Wine and Spirits

The William Wallace

A drink from Schofield’s Bar in Manchester, England.



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SCHOFIELD’S BAR IS Joe and Daniel Schofield’s first joint venture, but the brothers started preparing long ago, possibly in utero. The Schofield family produced fire protection equipment for 120 years, so a family business was in their blood. Joe and Daniel’s path to Schofield’s included many detours. The brothers worked at some of the world's most celebrated cocktail bars: Paris’s Little Red Door, London’s American Bar in the Savoy, Singapore’s Tippling Club. But Schofield’s is a family business, so it only made sense for them to return to their native Manchester. The bar is situated on the edge of the business and historic districts in the elegant art deco Sunlight House.


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The Schofield brothers’ “Schofield’s Fine and Classic Cocktails,” published in 2019, outlines their approach to drinks. One of their fundamental principles states that flavor and aroma are the most critical elements, but the cocktail’s tactile feel and appearance can make or break the drinking experience. Cocktails should be made with 100% concentration. Even garnishes should earn their place, visually or aromatically. That rule could be applied to the ambience at Schofield’s as well as its cocktails; the bar’s website asks patrons to refrain from “fancy dress costumes.” Their menu includes many of the cocktails featured in their book, as well as a curated list of beers, spirits, and wines. There’s no mixology lab equipment on display, but there is a lending library of cocktail-adjacent literature (Ian Fleming, Ernest Hemingway, Dorothy Parker, F. Scott Fitzgerald).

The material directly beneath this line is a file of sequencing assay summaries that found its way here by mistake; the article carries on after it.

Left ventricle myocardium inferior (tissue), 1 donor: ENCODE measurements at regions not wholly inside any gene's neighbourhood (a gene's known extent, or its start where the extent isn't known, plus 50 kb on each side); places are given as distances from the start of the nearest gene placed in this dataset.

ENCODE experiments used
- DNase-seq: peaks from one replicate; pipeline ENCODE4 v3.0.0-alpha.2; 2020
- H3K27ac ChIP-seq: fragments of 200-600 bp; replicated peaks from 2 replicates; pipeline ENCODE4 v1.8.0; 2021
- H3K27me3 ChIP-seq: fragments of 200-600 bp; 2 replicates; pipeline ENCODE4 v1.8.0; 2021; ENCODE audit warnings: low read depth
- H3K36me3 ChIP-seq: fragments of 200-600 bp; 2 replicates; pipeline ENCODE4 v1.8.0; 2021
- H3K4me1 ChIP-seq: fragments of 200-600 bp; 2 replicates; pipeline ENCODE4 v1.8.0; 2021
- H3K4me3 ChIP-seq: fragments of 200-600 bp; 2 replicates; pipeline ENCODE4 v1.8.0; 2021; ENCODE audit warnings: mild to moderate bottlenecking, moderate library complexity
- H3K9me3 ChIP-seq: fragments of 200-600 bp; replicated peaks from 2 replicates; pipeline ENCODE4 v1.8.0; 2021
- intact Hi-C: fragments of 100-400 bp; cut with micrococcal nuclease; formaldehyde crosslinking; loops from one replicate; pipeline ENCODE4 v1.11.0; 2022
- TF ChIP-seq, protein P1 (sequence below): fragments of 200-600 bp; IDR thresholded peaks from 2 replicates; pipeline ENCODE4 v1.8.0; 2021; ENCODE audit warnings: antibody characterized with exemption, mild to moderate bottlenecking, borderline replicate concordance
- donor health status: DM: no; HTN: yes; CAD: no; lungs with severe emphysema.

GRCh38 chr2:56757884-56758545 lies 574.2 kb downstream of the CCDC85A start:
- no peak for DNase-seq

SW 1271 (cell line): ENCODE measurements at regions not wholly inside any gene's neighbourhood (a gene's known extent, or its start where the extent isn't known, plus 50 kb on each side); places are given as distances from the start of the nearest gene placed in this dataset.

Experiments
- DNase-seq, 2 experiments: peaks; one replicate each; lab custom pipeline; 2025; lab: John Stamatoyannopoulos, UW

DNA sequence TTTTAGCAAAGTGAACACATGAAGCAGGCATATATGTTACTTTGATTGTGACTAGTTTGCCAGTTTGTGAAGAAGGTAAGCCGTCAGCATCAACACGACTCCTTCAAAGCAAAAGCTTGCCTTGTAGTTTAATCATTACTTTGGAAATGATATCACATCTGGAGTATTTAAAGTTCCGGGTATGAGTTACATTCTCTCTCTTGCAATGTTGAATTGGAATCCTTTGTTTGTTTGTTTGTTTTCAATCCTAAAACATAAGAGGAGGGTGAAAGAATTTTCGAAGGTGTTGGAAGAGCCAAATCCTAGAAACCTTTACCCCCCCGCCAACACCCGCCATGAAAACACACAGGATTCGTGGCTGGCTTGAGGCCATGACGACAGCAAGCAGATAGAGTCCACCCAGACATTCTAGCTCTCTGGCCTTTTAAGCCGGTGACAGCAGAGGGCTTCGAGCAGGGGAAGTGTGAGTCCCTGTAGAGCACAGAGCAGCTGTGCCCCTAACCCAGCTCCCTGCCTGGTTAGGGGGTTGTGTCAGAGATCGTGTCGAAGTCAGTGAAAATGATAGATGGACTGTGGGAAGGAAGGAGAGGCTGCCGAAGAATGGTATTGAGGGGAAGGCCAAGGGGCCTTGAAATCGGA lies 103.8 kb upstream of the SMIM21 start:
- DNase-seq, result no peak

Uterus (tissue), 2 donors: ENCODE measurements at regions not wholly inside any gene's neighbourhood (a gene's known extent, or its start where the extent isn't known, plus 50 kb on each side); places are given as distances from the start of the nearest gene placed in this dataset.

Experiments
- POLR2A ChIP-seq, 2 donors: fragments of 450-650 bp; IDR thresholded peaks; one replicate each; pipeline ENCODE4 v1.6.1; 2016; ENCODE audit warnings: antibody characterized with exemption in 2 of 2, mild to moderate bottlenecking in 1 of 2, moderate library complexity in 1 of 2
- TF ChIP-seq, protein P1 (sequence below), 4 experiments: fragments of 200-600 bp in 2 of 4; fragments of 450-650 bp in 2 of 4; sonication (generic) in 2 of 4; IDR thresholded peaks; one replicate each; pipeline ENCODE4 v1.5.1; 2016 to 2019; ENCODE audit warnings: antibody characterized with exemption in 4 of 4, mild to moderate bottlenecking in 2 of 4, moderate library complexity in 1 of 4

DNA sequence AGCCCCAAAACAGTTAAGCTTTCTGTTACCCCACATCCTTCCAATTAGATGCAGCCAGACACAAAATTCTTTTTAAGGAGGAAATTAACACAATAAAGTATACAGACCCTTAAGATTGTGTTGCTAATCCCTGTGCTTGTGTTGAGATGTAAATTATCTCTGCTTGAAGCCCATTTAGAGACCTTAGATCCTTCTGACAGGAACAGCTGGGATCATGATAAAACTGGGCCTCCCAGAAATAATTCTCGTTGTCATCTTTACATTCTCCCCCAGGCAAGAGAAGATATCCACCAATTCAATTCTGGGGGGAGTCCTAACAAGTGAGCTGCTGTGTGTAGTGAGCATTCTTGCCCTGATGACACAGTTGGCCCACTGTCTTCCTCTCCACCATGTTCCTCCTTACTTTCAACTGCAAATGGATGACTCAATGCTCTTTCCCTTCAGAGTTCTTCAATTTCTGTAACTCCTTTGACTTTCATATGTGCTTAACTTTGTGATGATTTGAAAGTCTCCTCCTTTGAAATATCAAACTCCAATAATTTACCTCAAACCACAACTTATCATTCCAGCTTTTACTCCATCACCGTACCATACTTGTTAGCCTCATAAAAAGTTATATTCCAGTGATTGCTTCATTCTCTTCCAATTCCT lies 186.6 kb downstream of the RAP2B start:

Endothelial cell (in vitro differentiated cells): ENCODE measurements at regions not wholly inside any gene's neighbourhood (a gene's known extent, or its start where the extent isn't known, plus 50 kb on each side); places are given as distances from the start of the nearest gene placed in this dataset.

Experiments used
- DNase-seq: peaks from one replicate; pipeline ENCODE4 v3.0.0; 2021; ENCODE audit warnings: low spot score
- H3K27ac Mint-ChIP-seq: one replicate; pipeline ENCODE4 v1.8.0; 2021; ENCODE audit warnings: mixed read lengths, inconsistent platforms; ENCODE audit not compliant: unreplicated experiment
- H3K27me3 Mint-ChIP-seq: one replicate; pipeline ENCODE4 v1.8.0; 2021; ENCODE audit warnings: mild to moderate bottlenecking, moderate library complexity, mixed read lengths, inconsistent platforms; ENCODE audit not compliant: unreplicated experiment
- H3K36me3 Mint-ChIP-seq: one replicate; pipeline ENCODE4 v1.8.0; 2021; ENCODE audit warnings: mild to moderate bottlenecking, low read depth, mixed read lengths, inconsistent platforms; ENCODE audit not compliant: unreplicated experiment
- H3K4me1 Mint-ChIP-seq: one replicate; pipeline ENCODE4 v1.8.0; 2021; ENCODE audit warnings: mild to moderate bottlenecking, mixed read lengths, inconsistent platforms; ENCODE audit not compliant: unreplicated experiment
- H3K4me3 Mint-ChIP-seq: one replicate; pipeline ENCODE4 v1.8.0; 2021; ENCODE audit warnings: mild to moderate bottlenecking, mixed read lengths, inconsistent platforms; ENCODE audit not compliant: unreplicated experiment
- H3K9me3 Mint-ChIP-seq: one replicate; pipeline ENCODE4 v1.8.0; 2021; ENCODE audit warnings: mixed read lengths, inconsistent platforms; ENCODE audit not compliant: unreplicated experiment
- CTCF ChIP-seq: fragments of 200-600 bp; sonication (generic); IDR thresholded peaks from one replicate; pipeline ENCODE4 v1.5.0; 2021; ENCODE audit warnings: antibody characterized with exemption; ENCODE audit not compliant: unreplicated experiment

Home bartenders likely have everything they need for the William Wallace cocktail — no need to infuse the liquor or cook up a custom simple syrup. “It was a cocktail created by Joe in 2018. The thought process behind it was something we are very passionate about, classic cocktails,” Daniel explains. “The inspiration came from existing classics like the Rob Roy or Bobby Burns. And we wanted to create a modern classic cocktail that could be made in most bars without any homemade ingredients.” Think of it as a variation on the battle-tested template of whisky, vermouth, and bitters. Once you master the basics, you can apply another one of their principles: continual experimentation. It’s the best way to improve your technique. Both Daniel and his brother taught classes, judged cocktail competitions, and guest bartended while preparing for their opening. “We took the William Wallace on nearly every single event and it is, to this day, a classic in the bar!” And with a little practice, you can make this classic your own.


William Wallace


  • 50 ml Scotch whisky
  • 10 ml Pedro Ximénez sherry
  • 10 ml Asterley Bros. Estate English vermouth
  • 2.5 ml orange bitters


  1. Add all ingredients to mixing glass/tin with ice and stir.
  2. Pour into a chilled coupette.
  3. Garnish with an orange coin and serve.
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